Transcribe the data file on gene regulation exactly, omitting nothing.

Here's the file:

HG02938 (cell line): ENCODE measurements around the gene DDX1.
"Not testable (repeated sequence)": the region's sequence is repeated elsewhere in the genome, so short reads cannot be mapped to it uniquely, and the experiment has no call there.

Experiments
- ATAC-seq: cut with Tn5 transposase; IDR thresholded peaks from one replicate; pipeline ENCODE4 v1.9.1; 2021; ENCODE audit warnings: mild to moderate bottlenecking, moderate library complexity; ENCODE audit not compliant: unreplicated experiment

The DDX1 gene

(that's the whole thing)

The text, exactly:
HG02938 (cell line): ENCODE measurements around the gene DDX1.
"Not testable (repeated sequence)": the region's sequence is repeated elsewhere in the genome, so short reads cannot be mapped to it uniquely, and the experiment has no call there.

Experiments
- ATAC-seq: cut with Tn5 transposase; IDR thresholded peaks from one replicate; pipeline ENCODE4 v1.9.1; 2021; ENCODE audit warnings: mild to moderate bottlenecking, moderate library complexity; ENCODE audit not compliant: unreplicated experiment

The DDX1 gene